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Why Small Differences Matter: Elucidation of the Mechanisms Underlying the Transformation of 2OH- and 3OH-Carbamazepine in Contact with Sand Filter Material

Brezina, Elena, Prasse, Carsten, Wagner, Manfred, Ternes, Thomas A.
Environmental Science & Technology 2015 v.49 no.17 pp. 10449-10456
aquatic environment, decarboxylation, dimerization, drinking water, filtration, free radicals, humans, hydroxylation, metabolites, sand, sand filters, wastewater, water treatment, water utilities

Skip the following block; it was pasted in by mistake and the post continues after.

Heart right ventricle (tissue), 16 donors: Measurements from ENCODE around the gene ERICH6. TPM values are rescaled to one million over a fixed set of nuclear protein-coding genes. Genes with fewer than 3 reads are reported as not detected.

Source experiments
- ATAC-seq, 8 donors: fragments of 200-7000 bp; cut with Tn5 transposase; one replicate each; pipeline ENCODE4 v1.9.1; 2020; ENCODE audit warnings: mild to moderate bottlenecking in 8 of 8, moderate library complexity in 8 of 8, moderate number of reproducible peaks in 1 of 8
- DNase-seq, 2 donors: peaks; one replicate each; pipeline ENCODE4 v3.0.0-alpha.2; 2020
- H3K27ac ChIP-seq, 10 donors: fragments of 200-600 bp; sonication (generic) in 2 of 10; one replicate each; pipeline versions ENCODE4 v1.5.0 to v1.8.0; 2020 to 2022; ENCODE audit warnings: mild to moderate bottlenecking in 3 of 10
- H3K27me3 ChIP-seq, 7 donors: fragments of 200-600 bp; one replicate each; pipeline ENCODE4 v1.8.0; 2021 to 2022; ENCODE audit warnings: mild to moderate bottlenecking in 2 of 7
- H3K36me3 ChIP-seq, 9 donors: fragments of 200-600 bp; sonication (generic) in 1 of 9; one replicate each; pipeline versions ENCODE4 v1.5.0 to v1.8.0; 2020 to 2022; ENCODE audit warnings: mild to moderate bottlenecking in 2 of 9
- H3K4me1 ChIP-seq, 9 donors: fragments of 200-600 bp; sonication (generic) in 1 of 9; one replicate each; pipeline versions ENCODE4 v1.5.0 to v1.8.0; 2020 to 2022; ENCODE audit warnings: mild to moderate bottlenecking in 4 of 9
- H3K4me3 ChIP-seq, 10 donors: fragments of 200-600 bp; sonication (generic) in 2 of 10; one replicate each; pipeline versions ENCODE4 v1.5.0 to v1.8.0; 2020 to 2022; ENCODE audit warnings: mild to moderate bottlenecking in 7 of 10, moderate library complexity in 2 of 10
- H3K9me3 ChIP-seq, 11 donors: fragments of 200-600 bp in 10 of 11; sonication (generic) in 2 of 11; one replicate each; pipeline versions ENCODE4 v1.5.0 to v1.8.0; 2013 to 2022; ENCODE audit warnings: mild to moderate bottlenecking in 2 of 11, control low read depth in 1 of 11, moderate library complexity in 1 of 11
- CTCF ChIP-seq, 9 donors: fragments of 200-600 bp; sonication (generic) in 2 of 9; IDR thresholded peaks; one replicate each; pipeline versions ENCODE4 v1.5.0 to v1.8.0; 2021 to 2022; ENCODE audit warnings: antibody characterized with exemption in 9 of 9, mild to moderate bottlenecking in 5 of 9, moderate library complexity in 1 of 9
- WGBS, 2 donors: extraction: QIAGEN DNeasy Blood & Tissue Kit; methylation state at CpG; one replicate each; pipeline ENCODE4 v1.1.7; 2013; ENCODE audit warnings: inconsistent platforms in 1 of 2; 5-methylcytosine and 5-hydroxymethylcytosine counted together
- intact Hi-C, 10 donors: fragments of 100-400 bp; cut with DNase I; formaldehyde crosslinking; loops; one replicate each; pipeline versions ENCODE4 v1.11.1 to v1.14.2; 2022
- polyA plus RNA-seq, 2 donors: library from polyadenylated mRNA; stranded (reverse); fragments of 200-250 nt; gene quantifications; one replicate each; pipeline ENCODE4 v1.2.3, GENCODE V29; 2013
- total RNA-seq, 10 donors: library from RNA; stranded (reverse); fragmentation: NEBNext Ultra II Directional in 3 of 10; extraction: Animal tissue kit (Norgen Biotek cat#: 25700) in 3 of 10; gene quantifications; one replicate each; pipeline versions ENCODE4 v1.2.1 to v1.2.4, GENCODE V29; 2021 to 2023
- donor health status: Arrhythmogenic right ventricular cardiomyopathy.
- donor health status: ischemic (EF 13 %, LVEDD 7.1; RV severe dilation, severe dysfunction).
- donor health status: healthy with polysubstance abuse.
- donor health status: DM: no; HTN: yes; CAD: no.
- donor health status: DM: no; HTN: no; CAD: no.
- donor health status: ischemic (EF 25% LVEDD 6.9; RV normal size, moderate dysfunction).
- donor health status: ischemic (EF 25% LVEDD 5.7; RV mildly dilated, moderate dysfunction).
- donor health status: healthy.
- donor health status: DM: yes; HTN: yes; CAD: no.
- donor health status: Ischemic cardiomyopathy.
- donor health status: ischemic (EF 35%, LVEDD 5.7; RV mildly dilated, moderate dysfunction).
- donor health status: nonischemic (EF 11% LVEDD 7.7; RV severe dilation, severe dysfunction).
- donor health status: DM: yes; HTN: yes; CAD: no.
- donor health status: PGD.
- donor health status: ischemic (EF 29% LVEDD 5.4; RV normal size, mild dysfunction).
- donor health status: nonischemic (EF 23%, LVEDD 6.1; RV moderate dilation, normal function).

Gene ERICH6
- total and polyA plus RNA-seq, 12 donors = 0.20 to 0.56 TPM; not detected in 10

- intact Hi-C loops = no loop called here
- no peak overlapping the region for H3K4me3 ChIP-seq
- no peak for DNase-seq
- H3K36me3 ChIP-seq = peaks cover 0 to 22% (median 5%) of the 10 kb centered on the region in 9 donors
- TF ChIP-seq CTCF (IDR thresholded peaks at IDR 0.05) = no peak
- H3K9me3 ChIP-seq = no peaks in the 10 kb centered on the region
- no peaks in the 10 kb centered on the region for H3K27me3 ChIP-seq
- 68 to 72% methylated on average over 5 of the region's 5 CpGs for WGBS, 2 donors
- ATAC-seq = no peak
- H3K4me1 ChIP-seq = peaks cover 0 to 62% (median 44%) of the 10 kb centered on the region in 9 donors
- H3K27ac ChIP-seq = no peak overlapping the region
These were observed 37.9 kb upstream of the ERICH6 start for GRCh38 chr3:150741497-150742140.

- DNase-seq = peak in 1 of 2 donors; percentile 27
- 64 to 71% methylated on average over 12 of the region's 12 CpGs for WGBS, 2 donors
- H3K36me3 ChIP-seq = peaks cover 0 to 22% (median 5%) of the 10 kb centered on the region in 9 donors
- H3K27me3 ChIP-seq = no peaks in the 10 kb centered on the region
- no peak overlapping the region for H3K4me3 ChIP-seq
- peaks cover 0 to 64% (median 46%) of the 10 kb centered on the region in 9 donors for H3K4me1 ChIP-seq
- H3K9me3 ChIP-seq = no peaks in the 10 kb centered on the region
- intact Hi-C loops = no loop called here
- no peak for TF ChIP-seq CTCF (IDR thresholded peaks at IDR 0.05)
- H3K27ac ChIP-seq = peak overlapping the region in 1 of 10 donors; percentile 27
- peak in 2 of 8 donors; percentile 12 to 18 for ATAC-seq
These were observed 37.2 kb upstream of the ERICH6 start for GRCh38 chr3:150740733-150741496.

Carbamazepine (CBZ) is a worldwide used antiepileptic drug, which is metabolized to a large extent in the human body to several metabolites, including 10,11-dihydroxy-10,11-dihydrocarbamazepine (DiOHCBZ), 2-hydroxycarbamazepine (2OHCBZ), and 3-hydroxycarbamazepine (3OHCBZ). 2OHCBZ and 3OHCBZ were previously detected in raw and treated wastewater revealing their widespread emission into the aquatic environment, eventually leading to the contamination of drinking water resources. Sand filtration is frequently applied in drinking water treatment for the removal of inorganic species and suspended particles but has been shown to be capable of removing trace organic contaminants. This study focuses on the elucidation of the (bio)transformation mechanisms of 2OHCBZ and 3OHCBZ in contact with material taken from a rapid sand filter of a German waterworks. Despite their similar structure, which differs only in the position of the phenolic OH moiety, both compounds underwent distinct transformation reactions leading to the formation of a variety of transformation products (TPs). The main biochemical reactions thereby included enzymatic transformation of 2OHCBZ resulting in the formation of a reactive iminoquinone intermediate (2OHCBZ) and nitration via peroxynitrite (2OHCBZ and 3OHCBZ) as well as formation of radicals leading to dimerization (3OHCBZ). Further transformation reactions included hydroxylation, ring cleavage, loss of carbamoyl group, and decarboxylation, as well as O-methylation.